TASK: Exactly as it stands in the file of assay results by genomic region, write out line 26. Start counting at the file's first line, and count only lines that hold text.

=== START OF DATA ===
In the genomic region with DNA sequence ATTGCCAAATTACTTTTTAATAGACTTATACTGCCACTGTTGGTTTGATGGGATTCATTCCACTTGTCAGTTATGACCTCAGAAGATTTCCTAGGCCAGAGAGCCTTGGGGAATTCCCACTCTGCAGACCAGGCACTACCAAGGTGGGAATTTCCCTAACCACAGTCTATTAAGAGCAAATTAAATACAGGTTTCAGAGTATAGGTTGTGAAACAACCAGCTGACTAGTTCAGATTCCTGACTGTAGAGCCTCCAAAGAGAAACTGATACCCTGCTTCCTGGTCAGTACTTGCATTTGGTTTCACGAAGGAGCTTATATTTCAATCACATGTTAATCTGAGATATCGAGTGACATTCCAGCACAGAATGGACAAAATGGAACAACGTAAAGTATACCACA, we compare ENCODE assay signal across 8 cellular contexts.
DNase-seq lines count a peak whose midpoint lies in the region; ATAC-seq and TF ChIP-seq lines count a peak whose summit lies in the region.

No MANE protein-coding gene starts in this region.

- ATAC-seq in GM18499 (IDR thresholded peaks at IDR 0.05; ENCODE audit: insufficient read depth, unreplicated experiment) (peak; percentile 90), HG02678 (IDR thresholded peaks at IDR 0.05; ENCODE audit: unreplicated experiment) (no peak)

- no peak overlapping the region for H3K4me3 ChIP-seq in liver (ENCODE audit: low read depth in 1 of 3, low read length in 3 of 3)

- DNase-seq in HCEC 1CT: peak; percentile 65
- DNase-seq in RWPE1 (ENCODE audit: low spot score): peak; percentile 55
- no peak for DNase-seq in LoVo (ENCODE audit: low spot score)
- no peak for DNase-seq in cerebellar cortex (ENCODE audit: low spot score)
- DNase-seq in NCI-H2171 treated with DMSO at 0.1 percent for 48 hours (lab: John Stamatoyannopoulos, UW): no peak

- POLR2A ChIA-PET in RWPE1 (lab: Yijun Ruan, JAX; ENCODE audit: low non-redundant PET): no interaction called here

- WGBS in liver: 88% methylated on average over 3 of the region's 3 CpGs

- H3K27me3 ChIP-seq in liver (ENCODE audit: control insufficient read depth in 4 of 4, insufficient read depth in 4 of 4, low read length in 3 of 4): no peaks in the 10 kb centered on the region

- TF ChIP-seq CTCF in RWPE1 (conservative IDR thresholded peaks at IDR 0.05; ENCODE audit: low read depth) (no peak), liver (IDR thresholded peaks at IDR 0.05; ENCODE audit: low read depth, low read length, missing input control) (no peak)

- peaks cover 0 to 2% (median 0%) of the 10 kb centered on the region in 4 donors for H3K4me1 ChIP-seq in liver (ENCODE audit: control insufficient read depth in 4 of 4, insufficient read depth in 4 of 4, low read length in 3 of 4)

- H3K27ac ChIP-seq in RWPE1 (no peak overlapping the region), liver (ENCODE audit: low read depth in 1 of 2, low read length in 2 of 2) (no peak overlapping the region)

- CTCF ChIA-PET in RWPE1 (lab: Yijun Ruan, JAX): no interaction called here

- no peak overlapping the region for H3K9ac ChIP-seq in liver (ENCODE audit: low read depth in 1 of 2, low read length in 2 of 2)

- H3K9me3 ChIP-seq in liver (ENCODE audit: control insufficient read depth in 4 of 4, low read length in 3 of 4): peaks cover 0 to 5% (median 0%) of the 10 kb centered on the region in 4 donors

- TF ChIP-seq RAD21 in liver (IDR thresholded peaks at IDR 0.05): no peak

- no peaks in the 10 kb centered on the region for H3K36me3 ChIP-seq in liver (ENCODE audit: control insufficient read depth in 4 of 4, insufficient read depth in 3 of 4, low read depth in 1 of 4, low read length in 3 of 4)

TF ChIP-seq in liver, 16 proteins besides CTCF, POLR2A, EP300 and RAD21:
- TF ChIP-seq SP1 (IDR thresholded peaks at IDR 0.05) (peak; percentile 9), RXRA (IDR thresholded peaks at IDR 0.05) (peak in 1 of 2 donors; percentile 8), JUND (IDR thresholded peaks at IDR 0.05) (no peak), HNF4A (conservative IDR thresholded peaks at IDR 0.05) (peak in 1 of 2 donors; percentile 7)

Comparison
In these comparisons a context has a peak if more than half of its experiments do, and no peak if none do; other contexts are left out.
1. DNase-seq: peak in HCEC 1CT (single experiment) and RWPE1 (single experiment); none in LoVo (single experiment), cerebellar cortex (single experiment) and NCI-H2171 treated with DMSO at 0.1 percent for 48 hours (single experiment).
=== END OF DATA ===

1. DNase-seq: peak in HCEC 1CT (single experiment) and RWPE1 (single experiment); none in LoVo (single experiment), cerebellar cortex (single experiment) and NCI-H2171 treated with DMSO at 0.1 percent for 48 hours (single experiment).